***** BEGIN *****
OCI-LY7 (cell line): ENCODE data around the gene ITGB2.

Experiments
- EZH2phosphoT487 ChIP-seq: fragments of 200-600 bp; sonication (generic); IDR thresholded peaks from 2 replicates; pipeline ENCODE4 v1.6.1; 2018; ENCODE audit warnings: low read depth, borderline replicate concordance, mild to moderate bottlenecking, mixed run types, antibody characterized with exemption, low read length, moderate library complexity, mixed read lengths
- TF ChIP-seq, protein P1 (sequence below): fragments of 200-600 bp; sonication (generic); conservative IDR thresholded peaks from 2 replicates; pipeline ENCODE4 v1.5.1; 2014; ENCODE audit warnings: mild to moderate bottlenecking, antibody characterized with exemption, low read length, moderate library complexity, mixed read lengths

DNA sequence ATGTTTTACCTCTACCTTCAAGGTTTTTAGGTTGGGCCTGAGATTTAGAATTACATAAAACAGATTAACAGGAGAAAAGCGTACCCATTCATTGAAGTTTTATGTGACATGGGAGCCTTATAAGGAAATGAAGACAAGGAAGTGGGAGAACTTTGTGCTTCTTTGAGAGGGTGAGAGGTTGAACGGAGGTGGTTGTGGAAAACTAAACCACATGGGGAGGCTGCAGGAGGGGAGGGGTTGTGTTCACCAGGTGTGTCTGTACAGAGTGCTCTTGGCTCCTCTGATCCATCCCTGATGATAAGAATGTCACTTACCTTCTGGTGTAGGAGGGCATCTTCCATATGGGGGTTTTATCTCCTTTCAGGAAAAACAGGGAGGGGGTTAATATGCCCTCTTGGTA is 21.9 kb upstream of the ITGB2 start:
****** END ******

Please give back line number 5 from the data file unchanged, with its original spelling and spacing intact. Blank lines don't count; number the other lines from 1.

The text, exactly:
DNA sequence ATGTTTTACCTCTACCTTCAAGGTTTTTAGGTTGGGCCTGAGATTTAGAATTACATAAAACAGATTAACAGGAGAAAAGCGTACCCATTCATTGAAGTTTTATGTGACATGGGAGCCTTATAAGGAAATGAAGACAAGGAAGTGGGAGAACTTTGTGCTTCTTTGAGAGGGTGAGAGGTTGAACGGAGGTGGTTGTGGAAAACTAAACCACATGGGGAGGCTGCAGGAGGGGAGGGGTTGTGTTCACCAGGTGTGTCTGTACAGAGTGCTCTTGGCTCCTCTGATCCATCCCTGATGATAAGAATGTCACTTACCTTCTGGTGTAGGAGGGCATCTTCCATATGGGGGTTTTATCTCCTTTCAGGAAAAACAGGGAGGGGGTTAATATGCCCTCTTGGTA is 21.9 kb upstream of the ITGB2 start: